‘We won the war but lost the planet,’ declares Tom Cruise’s ex-soldier Jack Harper in voice-over at the start of epic sci-fi adventure Oblivion, introducing us to the post-apocalyptic Earth of 2077.
The war was fought with invading aliens and in its aftermath Jack’s fellow human survivors have been evacuated from our blasted, irradiated planet to a spaceship preparing to leave for one of Saturn’s moons. In two weeks’ time he and navigator partner Victoria, ‘Vika’ (Andrea Riseborough), will join them. For now, they’re the mop-up crew. Jack’s job is to maintain and repair the hi-tech drones that patrol the skies, while Victoria monitors the activity of elusive alien scavengers from their cloud-topping watchtower home (a sleek minimalist pad with its own swimming pool).
Jack and Vika’s memories have been wiped as a precaution against capture and interrogation, but Jack is haunted by sepia-tinted dreams of life before the war. Vika, in daily contact with briskly chipper supervisor Sally (Melissa Leo) at Mission Control aboard the spacecraft, dutifully tows the company line. Jack, by contrast, is curious, reckless, a bit of a rebel.
Nostalgically drawn to the ruins of Earth’s former civilisation, including the splintered remains of the stadium where the last Super Bowl was played in 2017, he’s even created his own private oasis far below the Skytower, a secret hideaway where he collects such relics as printed books and vinyl records. (Another example of how digitally threatened Hollywood is currently making a fetish of analogue artefacts in apocalyptic-themed movies – see also Warm Bodies and Seeking a Friend for the End of the World).
No wonder that he’s not looking forward to departure. For Jack, but not Vika, Earth feels like home. Yet before their time is up, Jack’s world is turned upside down by the discovery in a downed spacecraft of fellow human survivor Julia (Olga Kurylenko). Suddenly, everything he’s ever known about the Earth and about himself is being challenged…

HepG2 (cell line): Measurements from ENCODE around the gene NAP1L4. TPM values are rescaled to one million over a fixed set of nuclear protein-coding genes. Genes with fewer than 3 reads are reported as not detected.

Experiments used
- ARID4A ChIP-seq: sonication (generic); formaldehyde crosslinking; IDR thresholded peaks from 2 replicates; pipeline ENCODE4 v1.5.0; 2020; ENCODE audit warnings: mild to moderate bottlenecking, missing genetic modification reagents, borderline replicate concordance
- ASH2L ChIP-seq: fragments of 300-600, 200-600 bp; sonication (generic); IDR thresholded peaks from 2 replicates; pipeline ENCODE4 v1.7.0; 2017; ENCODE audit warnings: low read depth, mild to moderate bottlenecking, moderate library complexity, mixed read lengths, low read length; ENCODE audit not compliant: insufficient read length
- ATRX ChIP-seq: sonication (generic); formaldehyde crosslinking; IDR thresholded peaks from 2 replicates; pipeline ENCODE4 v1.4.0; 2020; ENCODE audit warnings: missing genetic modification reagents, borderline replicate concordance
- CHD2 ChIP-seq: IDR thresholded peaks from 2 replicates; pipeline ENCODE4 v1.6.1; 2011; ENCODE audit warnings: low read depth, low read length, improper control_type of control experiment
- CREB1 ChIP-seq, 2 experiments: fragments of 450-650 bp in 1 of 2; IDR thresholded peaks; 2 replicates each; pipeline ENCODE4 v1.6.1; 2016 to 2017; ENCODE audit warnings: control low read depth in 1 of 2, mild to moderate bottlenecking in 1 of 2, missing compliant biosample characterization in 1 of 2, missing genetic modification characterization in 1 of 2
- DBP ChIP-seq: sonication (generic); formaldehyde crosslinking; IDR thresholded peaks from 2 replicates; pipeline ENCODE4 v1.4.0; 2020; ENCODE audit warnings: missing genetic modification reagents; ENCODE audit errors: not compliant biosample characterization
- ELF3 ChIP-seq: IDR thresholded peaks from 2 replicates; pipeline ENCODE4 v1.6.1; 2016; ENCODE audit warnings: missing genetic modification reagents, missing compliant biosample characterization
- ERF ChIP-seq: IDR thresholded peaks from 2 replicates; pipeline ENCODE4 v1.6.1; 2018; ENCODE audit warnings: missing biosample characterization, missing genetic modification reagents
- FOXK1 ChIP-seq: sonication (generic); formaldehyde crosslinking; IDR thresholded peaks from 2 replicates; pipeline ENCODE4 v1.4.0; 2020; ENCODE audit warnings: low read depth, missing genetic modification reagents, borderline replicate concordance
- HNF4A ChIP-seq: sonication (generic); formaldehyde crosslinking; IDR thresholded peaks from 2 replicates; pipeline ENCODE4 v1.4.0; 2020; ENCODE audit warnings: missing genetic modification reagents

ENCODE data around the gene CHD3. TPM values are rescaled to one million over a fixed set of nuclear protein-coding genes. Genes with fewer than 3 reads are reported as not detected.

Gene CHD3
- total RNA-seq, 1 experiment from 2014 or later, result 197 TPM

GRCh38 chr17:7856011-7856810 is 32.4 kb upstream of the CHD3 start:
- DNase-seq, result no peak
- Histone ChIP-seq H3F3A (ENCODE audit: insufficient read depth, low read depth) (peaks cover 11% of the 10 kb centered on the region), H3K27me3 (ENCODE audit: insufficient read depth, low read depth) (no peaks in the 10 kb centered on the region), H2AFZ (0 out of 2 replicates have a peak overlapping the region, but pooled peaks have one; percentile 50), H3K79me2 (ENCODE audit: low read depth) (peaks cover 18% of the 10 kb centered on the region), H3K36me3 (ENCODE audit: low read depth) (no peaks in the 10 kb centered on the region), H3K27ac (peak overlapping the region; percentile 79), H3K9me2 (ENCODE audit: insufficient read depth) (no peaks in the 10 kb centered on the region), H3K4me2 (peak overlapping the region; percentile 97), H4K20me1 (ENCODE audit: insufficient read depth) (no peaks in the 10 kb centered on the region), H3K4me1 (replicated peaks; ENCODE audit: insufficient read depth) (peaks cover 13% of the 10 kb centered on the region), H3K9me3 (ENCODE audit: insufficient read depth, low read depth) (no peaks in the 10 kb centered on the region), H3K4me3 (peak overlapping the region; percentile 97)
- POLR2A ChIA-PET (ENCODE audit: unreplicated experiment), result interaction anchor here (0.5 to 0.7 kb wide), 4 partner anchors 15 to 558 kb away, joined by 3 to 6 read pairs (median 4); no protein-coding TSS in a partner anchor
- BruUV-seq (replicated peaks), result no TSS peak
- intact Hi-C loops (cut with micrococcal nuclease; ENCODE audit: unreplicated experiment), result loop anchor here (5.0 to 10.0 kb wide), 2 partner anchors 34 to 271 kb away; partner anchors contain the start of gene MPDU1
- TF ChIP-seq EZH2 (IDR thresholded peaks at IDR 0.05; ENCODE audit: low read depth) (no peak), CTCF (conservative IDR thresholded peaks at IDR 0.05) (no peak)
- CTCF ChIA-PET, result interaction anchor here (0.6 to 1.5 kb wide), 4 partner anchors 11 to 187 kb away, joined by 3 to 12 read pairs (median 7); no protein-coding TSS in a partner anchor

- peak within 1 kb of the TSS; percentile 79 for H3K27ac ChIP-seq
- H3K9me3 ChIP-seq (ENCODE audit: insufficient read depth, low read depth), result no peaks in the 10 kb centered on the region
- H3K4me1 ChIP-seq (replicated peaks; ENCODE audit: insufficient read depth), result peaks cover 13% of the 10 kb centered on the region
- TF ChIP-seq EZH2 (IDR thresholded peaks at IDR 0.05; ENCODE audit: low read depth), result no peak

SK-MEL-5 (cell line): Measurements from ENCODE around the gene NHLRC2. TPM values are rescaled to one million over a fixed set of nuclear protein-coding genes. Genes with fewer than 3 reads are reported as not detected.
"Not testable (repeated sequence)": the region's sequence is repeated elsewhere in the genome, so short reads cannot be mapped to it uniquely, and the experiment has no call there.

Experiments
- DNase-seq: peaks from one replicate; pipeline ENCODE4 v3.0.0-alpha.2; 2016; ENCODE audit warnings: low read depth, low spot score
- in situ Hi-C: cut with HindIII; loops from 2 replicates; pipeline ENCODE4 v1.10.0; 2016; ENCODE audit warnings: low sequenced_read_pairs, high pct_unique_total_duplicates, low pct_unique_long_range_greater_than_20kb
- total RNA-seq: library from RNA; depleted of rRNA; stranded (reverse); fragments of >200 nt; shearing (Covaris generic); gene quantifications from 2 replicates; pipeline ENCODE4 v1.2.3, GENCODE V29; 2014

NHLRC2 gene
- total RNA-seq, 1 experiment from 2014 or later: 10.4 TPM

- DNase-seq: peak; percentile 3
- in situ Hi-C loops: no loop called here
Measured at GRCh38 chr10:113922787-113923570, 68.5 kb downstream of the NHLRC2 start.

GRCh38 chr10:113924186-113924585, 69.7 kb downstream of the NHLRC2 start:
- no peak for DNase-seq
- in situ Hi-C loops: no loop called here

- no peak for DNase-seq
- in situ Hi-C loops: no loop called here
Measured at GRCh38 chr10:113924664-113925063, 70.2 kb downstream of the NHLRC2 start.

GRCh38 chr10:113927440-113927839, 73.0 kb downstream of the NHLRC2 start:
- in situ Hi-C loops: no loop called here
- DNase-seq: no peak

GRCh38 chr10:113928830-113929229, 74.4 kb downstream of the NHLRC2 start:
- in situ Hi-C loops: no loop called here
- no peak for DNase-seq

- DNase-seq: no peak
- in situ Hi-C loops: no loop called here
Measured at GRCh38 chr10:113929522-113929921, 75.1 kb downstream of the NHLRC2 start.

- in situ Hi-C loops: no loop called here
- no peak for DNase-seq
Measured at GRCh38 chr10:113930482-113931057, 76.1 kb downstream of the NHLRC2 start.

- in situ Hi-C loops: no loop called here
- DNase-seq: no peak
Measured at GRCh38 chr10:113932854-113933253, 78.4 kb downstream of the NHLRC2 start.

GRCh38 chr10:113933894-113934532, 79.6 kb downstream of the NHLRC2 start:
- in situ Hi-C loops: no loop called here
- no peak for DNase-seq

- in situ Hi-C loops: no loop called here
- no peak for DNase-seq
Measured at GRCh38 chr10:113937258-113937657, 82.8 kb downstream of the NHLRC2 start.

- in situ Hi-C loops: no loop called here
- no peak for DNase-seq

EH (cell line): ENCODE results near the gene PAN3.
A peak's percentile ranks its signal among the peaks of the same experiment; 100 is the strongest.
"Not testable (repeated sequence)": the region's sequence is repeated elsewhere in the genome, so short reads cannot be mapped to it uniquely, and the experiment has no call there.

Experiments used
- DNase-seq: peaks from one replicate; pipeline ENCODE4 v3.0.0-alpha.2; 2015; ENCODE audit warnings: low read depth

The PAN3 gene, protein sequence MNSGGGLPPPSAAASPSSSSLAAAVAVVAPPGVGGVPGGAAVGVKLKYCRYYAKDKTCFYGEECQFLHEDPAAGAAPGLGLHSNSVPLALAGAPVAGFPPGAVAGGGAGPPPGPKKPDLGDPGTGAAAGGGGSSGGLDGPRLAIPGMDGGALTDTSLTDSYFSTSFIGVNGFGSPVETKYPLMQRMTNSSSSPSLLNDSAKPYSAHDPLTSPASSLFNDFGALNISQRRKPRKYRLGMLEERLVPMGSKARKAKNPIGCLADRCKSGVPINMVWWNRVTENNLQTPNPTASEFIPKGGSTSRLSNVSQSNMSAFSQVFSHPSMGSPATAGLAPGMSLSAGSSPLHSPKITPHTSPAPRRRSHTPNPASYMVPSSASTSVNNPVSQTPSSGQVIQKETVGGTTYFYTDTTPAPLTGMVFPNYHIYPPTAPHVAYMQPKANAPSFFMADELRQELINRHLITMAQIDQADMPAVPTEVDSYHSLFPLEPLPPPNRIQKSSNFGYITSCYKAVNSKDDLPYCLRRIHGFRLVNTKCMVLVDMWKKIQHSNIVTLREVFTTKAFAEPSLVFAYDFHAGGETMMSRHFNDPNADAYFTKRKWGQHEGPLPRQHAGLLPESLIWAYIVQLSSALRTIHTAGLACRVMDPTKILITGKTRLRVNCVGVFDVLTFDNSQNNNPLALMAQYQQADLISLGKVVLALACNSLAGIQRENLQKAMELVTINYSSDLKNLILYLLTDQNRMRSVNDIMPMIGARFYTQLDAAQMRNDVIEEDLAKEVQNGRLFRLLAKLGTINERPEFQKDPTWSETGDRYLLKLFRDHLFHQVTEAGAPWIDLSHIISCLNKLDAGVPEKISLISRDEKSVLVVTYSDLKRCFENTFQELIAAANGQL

Based on director Joseph Kosinski’s own graphic novel and shot in eye-popping 4K, Oblivion immerses us in its dazzlingly created future world from the start (particularly if you’re seeing the film on an Imax screen). And it’s not long before the intriguingly mysterious set-up hooks us too. What are Jack and Vika’s bosses not telling them? What is the meaning of those sepia flashbacks?
As the story develops, Kosinski doesn’t quite manage to sustain the film’s opening promise – and his debts to a string of past sci-fi classics also become more and more apparent. Indeed, parts of the second half are disappointingly generic – you just know that the whizzy bug-like helicopter Jack pilots will inevitably get pitched into video-gamey dogfights.
But the spell created by the enigmatic, less eventful first half isn’t entirely dispelled. Credit goes to Claudio ‘Life of Pi’ Miranda’s gorgeous cinematography, M83’s spacey electronic score and the film’s small but perfectly formed cast. Cruise proves he still has his action-hero chops, Kurylenko is suitably alluring and Riseborough beautifully conveys the vulnerability beneath Vika’s prissy professionalism. Morgan Freeman and Nikolaj Coster-Waldau (Headhunters, Game of Thrones) pop up later, but if I told you what roles they play I’d have to wipe your minds.
In cinemas from Wednesday 10th April.
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